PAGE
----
POL Government Elected Officials Commissioner Amanda Fritz


Welcome to Commissioner Amanda Fritz's site! 


Dear Neighbor, 


Thank you for visiting my website. 


The most controversial issue continues to be the approval of the Union Contract between the Portland Police Association (PPA) and the City.  A summary of Frequently Asked Questions, with the Mayor's responses, is posted here.  


I gave a long speech while voting, because reforms in the contract leading to safety for all community members is a hugely important issue.  Short summary: Police staffing has fallen to unacceptable levels, due to retirements, not enough recruits, and 12 terminations/resignations in lieu of termination, over the past three years.  Officers are working huge amounts of overtime, and those in specialty units such as domestic violence investigators are being pulled to regular patrol shifts to cover 911 dispatches.  Tired workers are more likely to make poor decisions.  The new contract provides incentives for new recruits, and for retirees to augment staffing by allowing the Chief to re-hire valued retired officers to assist with shift coverage, along with pay raises for all officers to reduce transfers to other jurisdictions.  The need to provide incentives to boost applications to join the Bureau and/or delay retirements is real, and urgent.


Many testifiers at the two public hearings where dozens of Portlanders spoke, asked me to delay action on the PPA contract until after Mayor Wheeler assumes control of the Police Bureau.  Two factors influenced my decision to ratify the contract now.  First, Mayor-elect Wheeler has followed the discussions, and didn't ask me to delay ratification.  And second, staffing in the Police Bureau needs emergency actions now, not waiting for 2017. 


It takes at least six months to conduct background checks on applicants wishing to join the Portland Police Bureau.  The background investigators check the 8 references given by the applicant, and ask each reference to provide two or three additional references. The secondary references are then asked to give two or three more.  By doing this, hiring panels have much more information than just relying on the references given by the applicant.  After initial hiring, recruits are trained for 18 months before being cleared to work independently.  Many Portlanders requested the Council to delay action on the contract until Mayor Wheeler takes office.  If we wait another six months to provide recruitment incentives, staffing levels would fall to unsafe levels - unsafe for officers, and unsafe for the communities they serve.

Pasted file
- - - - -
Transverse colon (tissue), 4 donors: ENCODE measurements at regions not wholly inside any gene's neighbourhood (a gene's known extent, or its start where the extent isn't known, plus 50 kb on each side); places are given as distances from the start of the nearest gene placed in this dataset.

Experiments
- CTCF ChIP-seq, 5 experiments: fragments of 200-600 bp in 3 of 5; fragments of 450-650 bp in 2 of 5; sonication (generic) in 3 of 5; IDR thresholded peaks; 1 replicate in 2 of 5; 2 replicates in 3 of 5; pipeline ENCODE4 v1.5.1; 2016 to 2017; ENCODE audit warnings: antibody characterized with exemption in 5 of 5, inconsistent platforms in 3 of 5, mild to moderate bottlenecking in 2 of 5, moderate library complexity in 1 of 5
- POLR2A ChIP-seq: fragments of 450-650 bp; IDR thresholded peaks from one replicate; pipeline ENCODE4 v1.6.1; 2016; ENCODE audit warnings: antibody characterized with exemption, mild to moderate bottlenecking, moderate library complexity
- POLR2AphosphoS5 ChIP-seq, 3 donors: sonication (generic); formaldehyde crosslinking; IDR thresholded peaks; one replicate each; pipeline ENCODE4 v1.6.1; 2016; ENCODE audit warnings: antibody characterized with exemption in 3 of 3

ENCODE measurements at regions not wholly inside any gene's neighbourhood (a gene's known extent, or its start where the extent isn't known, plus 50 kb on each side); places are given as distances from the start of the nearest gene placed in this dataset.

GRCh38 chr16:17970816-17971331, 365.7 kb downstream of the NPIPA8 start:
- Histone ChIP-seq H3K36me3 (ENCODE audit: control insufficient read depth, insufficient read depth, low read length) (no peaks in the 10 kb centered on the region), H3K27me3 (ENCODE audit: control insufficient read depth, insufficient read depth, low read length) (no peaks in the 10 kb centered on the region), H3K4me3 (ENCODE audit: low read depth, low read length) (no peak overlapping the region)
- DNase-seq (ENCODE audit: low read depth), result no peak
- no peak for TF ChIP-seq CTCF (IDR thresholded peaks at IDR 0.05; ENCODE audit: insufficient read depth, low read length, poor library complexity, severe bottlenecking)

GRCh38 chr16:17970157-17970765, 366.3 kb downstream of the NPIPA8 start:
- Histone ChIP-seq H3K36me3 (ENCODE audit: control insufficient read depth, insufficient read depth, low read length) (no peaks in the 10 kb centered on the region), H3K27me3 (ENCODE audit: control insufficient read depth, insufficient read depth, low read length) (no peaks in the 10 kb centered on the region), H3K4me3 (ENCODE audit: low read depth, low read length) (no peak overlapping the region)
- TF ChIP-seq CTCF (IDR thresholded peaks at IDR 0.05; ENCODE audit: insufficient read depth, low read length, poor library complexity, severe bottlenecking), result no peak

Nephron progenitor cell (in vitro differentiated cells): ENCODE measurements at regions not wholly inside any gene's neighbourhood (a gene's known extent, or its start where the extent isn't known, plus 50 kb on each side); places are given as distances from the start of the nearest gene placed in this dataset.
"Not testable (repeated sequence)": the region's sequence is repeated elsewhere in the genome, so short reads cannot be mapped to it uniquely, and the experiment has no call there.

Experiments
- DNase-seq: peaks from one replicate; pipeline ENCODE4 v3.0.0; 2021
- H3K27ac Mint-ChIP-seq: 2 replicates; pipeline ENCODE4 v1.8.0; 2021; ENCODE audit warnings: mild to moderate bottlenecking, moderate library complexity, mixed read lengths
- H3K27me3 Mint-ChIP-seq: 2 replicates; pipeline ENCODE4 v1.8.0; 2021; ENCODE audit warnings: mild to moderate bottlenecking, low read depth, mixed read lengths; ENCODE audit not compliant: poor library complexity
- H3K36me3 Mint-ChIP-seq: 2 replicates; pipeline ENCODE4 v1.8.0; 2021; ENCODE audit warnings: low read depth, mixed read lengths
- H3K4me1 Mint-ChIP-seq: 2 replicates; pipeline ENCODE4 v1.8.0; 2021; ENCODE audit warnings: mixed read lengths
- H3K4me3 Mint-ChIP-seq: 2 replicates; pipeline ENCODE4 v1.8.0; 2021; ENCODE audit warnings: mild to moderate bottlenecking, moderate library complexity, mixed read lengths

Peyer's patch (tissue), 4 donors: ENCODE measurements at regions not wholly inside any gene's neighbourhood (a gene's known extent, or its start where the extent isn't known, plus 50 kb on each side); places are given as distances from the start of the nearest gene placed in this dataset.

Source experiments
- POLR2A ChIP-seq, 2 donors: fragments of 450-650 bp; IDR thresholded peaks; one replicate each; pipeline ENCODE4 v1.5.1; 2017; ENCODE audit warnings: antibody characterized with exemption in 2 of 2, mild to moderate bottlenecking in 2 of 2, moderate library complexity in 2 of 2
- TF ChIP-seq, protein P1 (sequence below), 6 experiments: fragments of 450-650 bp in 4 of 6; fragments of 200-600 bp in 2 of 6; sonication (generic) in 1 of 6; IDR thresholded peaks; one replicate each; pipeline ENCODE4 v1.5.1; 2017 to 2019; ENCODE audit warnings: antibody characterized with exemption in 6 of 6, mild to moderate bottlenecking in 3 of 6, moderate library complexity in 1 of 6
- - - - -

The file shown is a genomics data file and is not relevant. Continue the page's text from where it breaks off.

In return for investments in recruitment incentives and higher pay for all officers (which will likely increase lateral transfers of experienced officers from nearby jurisdictions, as well as reducing loss from ours), the Council achieved a victory that has been demanded by community advocates for many years - deletion of the "48-hour rule".  Previous contracts with PPA have included a restriction than officers are not required to be questioned on use of deadly force incidents until 48 hours after the event.  Community activists have railed against that clause repeatedly, in my time on the Council since 2009.  This week's vote deletes that restriction from the PPA Union Contract.  By accepting the contract, the Union also accepted the Discipline Guide, which sets clear standards for action when officers don't follow bureau policies.